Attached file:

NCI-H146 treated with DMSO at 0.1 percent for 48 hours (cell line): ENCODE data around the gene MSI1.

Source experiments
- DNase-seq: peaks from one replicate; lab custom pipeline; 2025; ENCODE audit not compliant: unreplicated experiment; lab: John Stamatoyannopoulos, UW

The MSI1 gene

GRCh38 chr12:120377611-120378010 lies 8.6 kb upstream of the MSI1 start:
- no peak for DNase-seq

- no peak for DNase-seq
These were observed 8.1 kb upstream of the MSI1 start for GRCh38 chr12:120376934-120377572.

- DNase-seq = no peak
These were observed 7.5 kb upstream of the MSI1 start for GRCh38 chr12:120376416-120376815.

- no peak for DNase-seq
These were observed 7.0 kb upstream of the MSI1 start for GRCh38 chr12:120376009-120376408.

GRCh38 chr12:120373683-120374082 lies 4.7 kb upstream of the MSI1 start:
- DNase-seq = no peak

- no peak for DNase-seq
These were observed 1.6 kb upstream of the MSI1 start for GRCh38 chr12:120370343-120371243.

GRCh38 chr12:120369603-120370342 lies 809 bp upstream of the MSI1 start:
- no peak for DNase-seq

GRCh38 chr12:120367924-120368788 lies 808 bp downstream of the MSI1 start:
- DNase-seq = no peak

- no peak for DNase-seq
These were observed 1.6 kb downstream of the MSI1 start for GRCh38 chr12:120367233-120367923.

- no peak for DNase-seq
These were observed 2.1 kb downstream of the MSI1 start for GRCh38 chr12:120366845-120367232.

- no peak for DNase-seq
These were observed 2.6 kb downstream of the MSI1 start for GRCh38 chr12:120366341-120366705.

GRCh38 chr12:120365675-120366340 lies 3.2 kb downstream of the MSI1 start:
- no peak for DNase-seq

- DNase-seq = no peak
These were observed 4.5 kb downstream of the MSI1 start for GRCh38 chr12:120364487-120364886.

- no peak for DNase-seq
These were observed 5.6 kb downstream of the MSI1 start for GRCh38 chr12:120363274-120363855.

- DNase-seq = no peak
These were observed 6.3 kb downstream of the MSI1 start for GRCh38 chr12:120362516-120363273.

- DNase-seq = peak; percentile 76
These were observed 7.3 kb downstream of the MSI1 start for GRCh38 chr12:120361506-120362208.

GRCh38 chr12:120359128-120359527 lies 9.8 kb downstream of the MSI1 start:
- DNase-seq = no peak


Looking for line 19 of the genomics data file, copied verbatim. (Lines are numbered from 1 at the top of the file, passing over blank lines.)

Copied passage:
GRCh38 chr12:120367924-120368788 lies 808 bp downstream of the MSI1 start: